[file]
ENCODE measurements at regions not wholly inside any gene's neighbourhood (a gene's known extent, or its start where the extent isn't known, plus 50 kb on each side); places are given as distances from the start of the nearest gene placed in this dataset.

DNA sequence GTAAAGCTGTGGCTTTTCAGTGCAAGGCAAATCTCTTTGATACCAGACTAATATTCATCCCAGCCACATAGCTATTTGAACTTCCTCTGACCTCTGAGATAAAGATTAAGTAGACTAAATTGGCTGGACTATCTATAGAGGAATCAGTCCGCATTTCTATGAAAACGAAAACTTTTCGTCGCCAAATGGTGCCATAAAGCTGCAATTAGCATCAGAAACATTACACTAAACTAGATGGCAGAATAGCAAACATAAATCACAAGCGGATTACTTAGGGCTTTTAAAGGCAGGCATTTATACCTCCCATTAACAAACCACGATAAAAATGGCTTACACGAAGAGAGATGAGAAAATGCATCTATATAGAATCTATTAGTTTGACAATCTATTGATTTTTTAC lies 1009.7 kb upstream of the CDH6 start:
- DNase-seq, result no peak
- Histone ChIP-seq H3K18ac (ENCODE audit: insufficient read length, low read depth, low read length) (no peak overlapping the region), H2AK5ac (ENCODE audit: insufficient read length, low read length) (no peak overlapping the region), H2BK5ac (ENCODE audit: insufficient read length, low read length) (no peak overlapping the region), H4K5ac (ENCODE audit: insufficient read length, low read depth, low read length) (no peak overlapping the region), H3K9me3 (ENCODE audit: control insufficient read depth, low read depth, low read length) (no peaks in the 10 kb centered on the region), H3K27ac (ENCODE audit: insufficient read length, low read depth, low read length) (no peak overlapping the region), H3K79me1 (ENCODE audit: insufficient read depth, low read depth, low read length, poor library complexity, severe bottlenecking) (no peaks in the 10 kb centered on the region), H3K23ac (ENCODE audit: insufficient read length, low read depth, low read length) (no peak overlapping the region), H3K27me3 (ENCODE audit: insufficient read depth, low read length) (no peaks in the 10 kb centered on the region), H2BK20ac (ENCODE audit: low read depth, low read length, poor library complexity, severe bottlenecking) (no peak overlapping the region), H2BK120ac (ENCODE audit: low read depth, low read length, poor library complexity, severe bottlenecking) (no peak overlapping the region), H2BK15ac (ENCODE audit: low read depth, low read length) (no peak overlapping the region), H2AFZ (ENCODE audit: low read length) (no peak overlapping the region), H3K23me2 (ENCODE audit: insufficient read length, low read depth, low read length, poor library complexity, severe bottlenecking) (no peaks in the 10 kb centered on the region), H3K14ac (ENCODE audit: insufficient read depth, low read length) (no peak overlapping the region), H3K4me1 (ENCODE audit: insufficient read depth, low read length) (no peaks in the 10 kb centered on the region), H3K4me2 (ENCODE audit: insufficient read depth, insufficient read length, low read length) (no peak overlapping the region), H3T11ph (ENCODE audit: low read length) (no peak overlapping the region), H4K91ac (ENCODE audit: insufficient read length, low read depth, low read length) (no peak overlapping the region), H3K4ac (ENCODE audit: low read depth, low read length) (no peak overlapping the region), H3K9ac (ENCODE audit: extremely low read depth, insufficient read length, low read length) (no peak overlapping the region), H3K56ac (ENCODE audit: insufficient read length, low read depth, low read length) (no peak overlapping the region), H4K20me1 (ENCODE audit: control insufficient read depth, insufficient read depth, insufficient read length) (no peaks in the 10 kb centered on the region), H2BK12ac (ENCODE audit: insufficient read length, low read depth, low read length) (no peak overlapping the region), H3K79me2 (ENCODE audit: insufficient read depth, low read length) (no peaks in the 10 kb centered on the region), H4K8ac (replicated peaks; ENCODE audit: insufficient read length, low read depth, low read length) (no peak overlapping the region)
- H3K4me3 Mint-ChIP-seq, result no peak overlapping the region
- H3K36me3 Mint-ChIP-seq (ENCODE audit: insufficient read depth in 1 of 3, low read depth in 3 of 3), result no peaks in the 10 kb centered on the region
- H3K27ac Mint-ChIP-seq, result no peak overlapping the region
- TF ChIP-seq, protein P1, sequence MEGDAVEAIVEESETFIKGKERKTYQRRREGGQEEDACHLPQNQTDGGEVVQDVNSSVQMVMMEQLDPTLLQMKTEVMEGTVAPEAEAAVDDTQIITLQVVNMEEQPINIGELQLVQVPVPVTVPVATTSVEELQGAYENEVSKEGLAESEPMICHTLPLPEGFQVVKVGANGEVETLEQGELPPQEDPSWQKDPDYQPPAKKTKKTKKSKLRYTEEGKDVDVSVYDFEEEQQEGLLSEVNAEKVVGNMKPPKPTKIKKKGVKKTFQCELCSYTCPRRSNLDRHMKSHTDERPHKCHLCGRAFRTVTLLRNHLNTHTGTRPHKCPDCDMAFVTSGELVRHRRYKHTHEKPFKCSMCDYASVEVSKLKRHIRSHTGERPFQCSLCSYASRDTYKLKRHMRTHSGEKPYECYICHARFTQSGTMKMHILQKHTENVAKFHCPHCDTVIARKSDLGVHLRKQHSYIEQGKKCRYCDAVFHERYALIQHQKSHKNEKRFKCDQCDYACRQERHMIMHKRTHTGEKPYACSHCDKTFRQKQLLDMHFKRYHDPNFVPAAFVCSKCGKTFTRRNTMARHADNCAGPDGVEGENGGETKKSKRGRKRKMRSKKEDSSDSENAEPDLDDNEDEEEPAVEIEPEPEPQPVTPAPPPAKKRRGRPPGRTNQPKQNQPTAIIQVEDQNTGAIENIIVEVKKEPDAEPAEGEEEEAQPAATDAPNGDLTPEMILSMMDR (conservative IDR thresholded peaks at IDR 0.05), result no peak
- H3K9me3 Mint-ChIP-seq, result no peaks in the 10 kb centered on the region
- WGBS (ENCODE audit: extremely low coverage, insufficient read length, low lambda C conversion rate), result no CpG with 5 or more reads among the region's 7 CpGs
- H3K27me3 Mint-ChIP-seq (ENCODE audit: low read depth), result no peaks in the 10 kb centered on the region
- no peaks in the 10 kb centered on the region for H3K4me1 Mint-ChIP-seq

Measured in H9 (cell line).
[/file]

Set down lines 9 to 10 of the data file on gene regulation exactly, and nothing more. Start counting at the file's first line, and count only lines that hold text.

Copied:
- H3K9me3 Mint-ChIP-seq, result no peaks in the 10 kb centered on the region
- WGBS (ENCODE audit: extremely low coverage, insufficient read length, low lambda C conversion rate), result no CpG with 5 or more reads among the region's 7 CpGs